bible


July 4, 2012 + How to Read the Bible (Part 2)

from Orthodox America, Issue 4, Vol. 1, No. 4, October, 1980
by St. Justin Popovich

Prayerful Preparation

Just as important as knowing why we should read the Bible is knowing how we should read the Bible.

The best guides for this are the holy Fathers, headed by St. John Chrysostom who, in a manner of speaking, has written a fifth Gospel.

The holy Fathers recommend serious preparation before reading and studying the Bible; but of what does this preparation consist?

First of all in prayer. Pray to the Lord to illumine your mind--so that you may understand the words of the Bible--and to fill your heart with His grace--so that you may feel the truth and life of those words.

Be aware that these are God's words, which He is speaking and saying to you personally. Prayer, together with the other virtues found in the Gospel, is the best preparation a person can have for understanding the Bible.

How We Should Read the Bible Prayerfully and reverently, for in each word there is another drop of eternal truth, and all the words together make up the boundless ocean of the Eternal Truth.

The Bible is not a book, but life; because its words are spiritual life (John 6:63). Therefore its words can be comprehended it we study them with the spirit of its spirit, and with the life of its life.

It is a book that must be read with life-by putting it into practice. One should first live it, and then understand it.

June 27, 2012 + How to Read the Bible (Part 1)

from Orthodox America, Issue 4, Vol. 1, No. 4, October, 1980
by St. Justin Popovich

The Bible is in a sense a biography of God in this world. In it the Indescribable One has in a sense described Himself. 

The Holy Scriptures of the New Testament are a biography of the incarnate God in this world. In them it is related how God, in order to reveal Himself to men, sent God the Logos, Who took on flesh and became man-and as man told men everything that God is, everything that God wants from this world and the people in it.

God the Logos revealed God's plan for the world and God's love for the world. God the Word spoke to men about God with the help of words insofar as human words can contain the uncontainable God.

All that is necessary for this world and the people in it--the Lord has stated in the Bible. In it He has given the answers to all questions. There is no question which can torment the human soul, and not find its answer, either directly or indirectly in the Bible.

Men cannot devise more questions than there are answers in the Bible. If you fail to find the answer to any of your questions in the Bible, it means that you have either posed a senseless question or did not know how to read the Bible and did not finish reading the answer in it.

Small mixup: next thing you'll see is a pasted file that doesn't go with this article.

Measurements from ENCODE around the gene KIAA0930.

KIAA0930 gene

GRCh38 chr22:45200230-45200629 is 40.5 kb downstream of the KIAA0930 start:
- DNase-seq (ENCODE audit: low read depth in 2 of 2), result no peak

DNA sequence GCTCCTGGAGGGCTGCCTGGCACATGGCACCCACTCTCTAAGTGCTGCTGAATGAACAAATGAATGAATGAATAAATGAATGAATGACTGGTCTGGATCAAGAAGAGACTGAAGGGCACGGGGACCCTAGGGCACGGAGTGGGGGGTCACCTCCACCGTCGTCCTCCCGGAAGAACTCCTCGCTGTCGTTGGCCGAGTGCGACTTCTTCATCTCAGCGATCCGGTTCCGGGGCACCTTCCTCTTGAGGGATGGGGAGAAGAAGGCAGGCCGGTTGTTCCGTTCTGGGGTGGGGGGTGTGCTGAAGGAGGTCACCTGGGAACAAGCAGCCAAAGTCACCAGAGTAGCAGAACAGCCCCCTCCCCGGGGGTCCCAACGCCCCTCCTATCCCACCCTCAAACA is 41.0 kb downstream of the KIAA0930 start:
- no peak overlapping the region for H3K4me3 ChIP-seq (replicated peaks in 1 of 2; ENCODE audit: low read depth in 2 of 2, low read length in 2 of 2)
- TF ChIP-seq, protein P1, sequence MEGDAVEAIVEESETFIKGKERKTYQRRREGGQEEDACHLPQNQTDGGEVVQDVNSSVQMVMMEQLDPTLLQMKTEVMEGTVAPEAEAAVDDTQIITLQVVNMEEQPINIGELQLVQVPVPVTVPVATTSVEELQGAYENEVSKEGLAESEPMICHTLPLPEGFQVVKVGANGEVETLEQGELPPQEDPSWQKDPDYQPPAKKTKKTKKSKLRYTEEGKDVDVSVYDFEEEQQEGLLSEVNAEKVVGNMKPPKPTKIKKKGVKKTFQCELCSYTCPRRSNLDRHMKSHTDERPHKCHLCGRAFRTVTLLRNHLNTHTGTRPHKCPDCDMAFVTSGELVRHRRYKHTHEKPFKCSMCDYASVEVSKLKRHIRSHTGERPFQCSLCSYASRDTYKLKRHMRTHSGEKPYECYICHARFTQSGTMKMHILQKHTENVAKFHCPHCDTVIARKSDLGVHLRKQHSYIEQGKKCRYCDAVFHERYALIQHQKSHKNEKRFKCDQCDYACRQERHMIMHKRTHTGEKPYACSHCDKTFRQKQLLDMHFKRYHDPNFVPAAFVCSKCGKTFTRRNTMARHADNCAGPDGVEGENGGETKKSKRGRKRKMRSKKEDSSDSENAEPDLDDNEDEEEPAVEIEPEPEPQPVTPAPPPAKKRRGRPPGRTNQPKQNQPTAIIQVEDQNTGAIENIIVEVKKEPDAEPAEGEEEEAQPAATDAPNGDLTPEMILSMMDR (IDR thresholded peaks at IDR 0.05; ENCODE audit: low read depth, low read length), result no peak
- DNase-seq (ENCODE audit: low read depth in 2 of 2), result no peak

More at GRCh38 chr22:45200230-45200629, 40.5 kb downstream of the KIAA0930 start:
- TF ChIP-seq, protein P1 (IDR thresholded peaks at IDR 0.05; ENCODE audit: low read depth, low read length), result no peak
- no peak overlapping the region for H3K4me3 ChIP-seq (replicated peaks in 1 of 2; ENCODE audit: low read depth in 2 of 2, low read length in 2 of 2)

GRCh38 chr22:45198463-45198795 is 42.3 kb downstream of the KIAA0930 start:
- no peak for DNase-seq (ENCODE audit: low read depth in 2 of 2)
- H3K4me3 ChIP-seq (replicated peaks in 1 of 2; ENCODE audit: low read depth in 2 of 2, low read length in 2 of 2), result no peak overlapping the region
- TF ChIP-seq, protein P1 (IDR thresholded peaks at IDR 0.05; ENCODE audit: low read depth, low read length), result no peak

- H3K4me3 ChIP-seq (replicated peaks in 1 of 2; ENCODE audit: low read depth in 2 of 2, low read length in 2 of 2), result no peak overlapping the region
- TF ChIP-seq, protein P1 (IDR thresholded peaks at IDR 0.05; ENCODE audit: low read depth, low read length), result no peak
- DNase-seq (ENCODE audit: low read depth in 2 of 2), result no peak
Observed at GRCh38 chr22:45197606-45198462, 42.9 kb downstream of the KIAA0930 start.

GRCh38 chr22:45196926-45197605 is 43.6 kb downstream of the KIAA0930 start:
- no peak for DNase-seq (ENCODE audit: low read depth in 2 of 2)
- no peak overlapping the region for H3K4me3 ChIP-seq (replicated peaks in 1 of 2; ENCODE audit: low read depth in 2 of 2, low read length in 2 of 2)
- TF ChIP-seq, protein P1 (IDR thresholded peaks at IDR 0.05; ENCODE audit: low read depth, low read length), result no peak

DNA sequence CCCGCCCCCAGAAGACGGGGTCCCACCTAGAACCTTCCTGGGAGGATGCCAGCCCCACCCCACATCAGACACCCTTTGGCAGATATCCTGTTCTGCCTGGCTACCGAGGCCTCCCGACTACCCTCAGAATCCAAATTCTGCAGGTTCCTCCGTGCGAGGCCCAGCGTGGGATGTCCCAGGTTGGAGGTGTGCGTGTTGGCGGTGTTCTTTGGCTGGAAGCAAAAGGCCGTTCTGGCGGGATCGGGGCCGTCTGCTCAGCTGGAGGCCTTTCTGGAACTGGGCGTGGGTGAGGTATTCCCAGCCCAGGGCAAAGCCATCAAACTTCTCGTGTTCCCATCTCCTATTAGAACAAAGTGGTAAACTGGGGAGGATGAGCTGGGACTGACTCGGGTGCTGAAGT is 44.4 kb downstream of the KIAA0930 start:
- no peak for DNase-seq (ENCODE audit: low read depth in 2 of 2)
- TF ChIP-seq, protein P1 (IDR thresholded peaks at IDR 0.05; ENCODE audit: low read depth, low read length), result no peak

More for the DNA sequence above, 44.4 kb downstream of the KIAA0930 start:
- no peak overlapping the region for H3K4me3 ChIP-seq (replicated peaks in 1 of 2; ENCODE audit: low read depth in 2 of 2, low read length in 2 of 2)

What the Bible Contains

In the Bible God has made known:

1) what the world is; where it came from; why it exists; what it is heading for; how it will end;

2) what man is; where he comes from; where he is going; what he is made of; what his purpose is

how he will end;

Lessons from a Bible Puppet Theater

I stood alone in front of the audience while they stared at me in silence. Memories of playing the lead in my second-grade Christmas play rushed back, with all the dread of performing before an audience for the first time.

What was I doing here, a middle-aged man, dressed as a Babylonian king? How did I get here and how did this happen so quickly? The memories and questions flashed by, but then I heard my own voice bellow out to the audience, “I am King Nebuchadnezzar, Ruler of all Babylon. I am here to tell you the most amazing story about three young men and how the True God who rules over all saved them from a fiery death!” With those opening lines Saint George Cathedral Church School in Pittsburgh started a new, educational adventure.

Almost every teacher regularly confronts the challenge to engage his or her students in learning. At times that challenge seems to be overwhelming. However, supportive teamwork, some creativity, and openness to new approaches make it easier to develop eager students who look forward to Church School on Sunday morning.

It was a warm Sunday evening in early September 2006 when the Church School staff met at the Cloherty’s home for the first meeting of the new school year. Our host and Church School Director, Joanne Cloherty, and Father John Abdalah suggested as one of the topics for discussion that we try dramatics to supplement the students’ knowledge of the Bible and of the Saints, Patriarchs, Prophets and others found within it. We decided that I would write and perform one-man plays as a way of making these holy people from the Bible come alive for the children.